Nonlinear Analyses of RC Frames under Vertical and Horizontal Loading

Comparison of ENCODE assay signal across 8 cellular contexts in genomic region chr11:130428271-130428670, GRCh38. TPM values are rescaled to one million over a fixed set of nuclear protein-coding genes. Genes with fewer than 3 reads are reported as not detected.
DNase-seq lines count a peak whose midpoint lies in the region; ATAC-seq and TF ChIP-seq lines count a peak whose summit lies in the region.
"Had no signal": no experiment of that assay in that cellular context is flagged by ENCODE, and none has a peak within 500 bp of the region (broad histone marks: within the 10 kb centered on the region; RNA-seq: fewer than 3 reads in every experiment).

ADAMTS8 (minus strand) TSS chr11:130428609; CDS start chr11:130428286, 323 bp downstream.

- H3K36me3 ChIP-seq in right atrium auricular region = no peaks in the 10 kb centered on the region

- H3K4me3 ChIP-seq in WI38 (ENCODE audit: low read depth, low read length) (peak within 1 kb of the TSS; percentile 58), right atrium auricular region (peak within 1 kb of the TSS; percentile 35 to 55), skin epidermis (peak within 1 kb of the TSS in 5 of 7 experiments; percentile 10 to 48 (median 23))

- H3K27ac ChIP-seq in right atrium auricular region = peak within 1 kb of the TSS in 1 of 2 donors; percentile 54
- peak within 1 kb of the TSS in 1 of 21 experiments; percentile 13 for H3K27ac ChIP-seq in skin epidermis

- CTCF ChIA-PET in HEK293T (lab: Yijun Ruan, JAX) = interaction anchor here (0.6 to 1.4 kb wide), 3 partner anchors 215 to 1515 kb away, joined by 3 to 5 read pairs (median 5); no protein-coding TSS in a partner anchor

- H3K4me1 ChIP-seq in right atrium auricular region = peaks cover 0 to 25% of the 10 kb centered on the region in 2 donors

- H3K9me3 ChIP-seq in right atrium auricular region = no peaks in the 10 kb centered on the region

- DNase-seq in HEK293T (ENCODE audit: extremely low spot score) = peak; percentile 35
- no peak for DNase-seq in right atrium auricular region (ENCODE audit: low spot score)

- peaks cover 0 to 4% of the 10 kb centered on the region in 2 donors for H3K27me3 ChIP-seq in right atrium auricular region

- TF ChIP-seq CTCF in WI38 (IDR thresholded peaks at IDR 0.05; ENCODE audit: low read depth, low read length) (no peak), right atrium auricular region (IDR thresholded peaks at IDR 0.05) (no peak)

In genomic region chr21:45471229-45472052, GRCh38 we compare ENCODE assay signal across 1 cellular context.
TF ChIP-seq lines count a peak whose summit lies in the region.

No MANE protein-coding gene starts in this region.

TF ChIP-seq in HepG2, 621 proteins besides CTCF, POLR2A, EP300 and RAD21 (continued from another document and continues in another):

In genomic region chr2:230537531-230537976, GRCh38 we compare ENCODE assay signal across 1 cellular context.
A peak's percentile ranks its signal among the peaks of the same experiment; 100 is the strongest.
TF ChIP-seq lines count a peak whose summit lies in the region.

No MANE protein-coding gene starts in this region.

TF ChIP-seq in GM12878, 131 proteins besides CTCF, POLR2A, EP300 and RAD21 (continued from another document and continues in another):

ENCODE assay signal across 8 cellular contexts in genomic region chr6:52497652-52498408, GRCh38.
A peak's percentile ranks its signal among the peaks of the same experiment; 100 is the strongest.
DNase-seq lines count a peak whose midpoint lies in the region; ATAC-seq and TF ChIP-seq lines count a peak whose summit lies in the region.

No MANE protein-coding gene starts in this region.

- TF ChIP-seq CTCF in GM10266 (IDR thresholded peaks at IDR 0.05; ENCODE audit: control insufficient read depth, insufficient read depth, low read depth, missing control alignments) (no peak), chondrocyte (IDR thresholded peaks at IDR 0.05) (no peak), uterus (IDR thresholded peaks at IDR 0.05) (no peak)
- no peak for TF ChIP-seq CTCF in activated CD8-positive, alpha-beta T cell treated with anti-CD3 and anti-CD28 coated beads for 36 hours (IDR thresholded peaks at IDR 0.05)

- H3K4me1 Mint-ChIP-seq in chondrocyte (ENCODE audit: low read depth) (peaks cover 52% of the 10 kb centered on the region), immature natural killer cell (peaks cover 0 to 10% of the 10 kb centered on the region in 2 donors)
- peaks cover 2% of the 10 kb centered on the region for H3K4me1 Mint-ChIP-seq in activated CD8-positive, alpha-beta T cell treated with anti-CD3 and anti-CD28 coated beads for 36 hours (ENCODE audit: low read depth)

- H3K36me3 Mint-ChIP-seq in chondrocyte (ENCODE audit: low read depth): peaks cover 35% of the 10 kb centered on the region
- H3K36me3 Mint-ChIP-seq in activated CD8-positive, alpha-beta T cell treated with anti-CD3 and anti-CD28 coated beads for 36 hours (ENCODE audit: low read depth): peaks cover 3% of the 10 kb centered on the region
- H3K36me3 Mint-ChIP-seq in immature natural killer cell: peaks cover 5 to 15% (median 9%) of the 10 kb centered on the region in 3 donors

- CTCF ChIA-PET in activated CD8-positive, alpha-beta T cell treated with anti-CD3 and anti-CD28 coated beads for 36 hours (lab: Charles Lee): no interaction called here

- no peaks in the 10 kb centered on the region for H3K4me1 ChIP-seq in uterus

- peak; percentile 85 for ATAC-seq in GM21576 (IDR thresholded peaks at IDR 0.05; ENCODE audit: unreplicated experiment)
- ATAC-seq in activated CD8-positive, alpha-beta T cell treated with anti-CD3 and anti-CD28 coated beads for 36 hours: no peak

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The influence of the load history on the structural behaviour and capacity of some statically indeterminate reinforced concrete frames was investigated, through the use of nonlinear finite element analyses (NLFEA). The structural behaviour was evaluated in terms of ultimate capacity, development of crack regions, yielding of reinforcement, and closing of cracks. Initially, a nonlinear model of the frames was established by performing a case study on a well documented experiment, and comparing analysis results to experimental data. Further, the established model was analysed in a series of virtual experiments, where three different loading paths were investigated. These three involved application of vertical and horizontal loads proportionally, and in sequence by varying which load was applied first. Also different ratios between the two loads were tested for each load path. The established model was proved to give sufficiently good predictions for the ultimate capacity and the overall structural behaviour. However, the model behaved overly stiff in the initial phase of the analysis, which resulted in rather wrong predictions of the deflections. The reason for this behaviour could have been due to time dependent effects like drying-related shrinkage and so on. The virtual experiments provided a thorough study of the structural behaviour of the frames under different loading paths. Expected structural behaviour, and differences in structural behaviour between the load paths, were observed. This was in terms of crack development, yielding of reinforcement, and closure of cracks resulting from changing direction of loading. The capacities differed somewhat between the load paths, though less than what was expected prior to conducting the analyses. The largest differences in capacity were found for large horizontal loads, relative to vertical loads. Hence, the load path with first application of the horizontal load resulted in the lowest capacity. It was believed that the small differences in capacity could be a result of the chosen material models, and the fact that the full compressive strength of the concrete normal to the cracks, was restored upon crack closure. This was further investigated through two benchmark studies, and the results showed that a simple structure which had observed crack closure, showed an increase in strength and ductility, relative to a structure which had not experienced crack closure. This was an interesting finding, and further research investigating the mechanisms behind this increase in strength and ductility would be valuable.